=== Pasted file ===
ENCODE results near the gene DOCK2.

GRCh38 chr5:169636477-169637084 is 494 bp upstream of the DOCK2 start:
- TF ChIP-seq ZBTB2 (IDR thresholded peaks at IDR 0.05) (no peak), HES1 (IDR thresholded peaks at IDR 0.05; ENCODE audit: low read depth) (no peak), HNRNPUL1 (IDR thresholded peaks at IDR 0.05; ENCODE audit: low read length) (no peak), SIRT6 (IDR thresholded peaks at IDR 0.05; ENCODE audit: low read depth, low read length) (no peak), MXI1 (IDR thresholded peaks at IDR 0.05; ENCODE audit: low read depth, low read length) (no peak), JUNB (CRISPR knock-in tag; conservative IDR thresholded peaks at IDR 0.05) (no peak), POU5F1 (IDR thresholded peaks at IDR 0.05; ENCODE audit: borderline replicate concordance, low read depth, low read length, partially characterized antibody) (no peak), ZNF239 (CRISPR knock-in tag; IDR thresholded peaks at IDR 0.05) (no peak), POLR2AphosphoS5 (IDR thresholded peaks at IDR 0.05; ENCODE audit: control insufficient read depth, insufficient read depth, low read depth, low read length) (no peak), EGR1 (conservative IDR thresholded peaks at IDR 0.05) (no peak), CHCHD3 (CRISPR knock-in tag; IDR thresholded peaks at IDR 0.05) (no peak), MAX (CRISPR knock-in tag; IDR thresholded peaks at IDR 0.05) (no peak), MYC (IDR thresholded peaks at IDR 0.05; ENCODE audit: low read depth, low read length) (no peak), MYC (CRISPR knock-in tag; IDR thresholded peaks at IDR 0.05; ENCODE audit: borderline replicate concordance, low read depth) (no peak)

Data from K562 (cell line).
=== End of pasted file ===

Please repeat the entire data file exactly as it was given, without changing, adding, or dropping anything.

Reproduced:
ENCODE results near the gene DOCK2.

GRCh38 chr5:169636477-169637084 is 494 bp upstream of the DOCK2 start:
- TF ChIP-seq ZBTB2 (IDR thresholded peaks at IDR 0.05) (no peak), HES1 (IDR thresholded peaks at IDR 0.05; ENCODE audit: low read depth) (no peak), HNRNPUL1 (IDR thresholded peaks at IDR 0.05; ENCODE audit: low read length) (no peak), SIRT6 (IDR thresholded peaks at IDR 0.05; ENCODE audit: low read depth, low read length) (no peak), MXI1 (IDR thresholded peaks at IDR 0.05; ENCODE audit: low read depth, low read length) (no peak), JUNB (CRISPR knock-in tag; conservative IDR thresholded peaks at IDR 0.05) (no peak), POU5F1 (IDR thresholded peaks at IDR 0.05; ENCODE audit: borderline replicate concordance, low read depth, low read length, partially characterized antibody) (no peak), ZNF239 (CRISPR knock-in tag; IDR thresholded peaks at IDR 0.05) (no peak), POLR2AphosphoS5 (IDR thresholded peaks at IDR 0.05; ENCODE audit: control insufficient read depth, insufficient read depth, low read depth, low read length) (no peak), EGR1 (conservative IDR thresholded peaks at IDR 0.05) (no peak), CHCHD3 (CRISPR knock-in tag; IDR thresholded peaks at IDR 0.05) (no peak), MAX (CRISPR knock-in tag; IDR thresholded peaks at IDR 0.05) (no peak), MYC (IDR thresholded peaks at IDR 0.05; ENCODE audit: low read depth, low read length) (no peak), MYC (CRISPR knock-in tag; IDR thresholded peaks at IDR 0.05; ENCODE audit: borderline replicate concordance, low read depth) (no peak)

Data from K562 (cell line).